You might be better off using N single pole double throat ( from input route to either A or B) in series. Say the first switch, A is the output1, B connect to the second switch. A of the second switch is output2 and B connect to the third switch where A is the output3 and B to the forth switch...................

    With this, you only deal with one single path at a time by choosing which output to turn on and no termination on any of the output needed. You need to find RF switches of fet switch for 50 ohm.
    Last edited: Oct 2, 2011
  4. Oct 2, 2011 #3
    Single frequency.

    Ok thanks for that, yeah thinking about it now seems obvious the impedence will drop just like resistors in parallel.

    If your input is 50ohm and say N=4, i wonder if you could match 3 channels with 200ohm, so input impedence would be 200/4= 50ohm.

    Series idea is a thought, i'll have to think more about it, thanks.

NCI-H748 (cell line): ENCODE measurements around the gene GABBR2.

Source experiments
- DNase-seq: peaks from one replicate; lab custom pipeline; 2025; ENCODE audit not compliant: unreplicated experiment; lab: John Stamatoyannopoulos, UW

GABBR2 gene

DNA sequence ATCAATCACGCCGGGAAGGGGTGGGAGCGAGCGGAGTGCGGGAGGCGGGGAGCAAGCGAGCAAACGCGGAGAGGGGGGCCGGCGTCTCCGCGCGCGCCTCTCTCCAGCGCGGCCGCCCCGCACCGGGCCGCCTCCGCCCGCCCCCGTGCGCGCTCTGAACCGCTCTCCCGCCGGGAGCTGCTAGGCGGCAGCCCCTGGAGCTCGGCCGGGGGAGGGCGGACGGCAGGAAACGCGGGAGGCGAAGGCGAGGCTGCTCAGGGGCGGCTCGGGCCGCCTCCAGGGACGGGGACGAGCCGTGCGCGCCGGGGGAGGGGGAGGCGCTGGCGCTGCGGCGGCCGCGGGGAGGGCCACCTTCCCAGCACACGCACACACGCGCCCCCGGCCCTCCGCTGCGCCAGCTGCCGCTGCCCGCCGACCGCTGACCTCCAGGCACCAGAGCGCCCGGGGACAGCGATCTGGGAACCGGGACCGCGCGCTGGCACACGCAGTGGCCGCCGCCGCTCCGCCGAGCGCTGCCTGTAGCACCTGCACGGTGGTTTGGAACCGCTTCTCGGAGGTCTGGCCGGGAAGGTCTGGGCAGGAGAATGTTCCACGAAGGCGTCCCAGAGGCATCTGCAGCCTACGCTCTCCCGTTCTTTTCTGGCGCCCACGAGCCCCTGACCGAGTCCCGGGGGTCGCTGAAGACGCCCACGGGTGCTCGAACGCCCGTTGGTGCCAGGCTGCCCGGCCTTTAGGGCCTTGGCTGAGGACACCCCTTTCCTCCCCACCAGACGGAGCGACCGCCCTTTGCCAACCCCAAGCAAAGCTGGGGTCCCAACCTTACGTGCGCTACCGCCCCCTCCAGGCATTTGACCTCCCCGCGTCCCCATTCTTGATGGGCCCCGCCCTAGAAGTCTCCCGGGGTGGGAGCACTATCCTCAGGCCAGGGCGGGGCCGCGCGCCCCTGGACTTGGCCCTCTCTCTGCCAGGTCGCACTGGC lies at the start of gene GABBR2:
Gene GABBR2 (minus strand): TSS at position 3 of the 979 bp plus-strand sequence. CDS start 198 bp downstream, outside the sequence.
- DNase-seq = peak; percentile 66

5. Oct 2, 2011 #4
    Single freq would be easier, use 1/4 wave line to transform from 50 ohm input to 50/N at the star junction. For transforming from 50 to 50/N using quarter wave line, the impedance of the line is [itex]Z_0=\sqrt{50\times(\frac {50} N)}[/itex] With this, you have 50 in and all 50 out. But if you working at 100MHz, the quarter wave is going to be long.

    But I think the series switches works better because you don't have to worry about the unselected output termination.
    Last edited: Oct 2, 2011
  6. Oct 2, 2011 #5
    Yeah that's the problem haha, VHF is in the region of pain where 1/4wave is pretty damn long, and implementing on a PCB requires some interesting trace routing
  7. Oct 2, 2011 #6
    It is the amount of terminations in the star scheme that bugs me more than anything else. As for the size and the large width of the quarter wave trace, you can use high diel constant to show the velocity and thinner dielectric to to narrow down the trace. It is still doable. It is the amount of the termination that the unselected switch that make it a lot more complicate.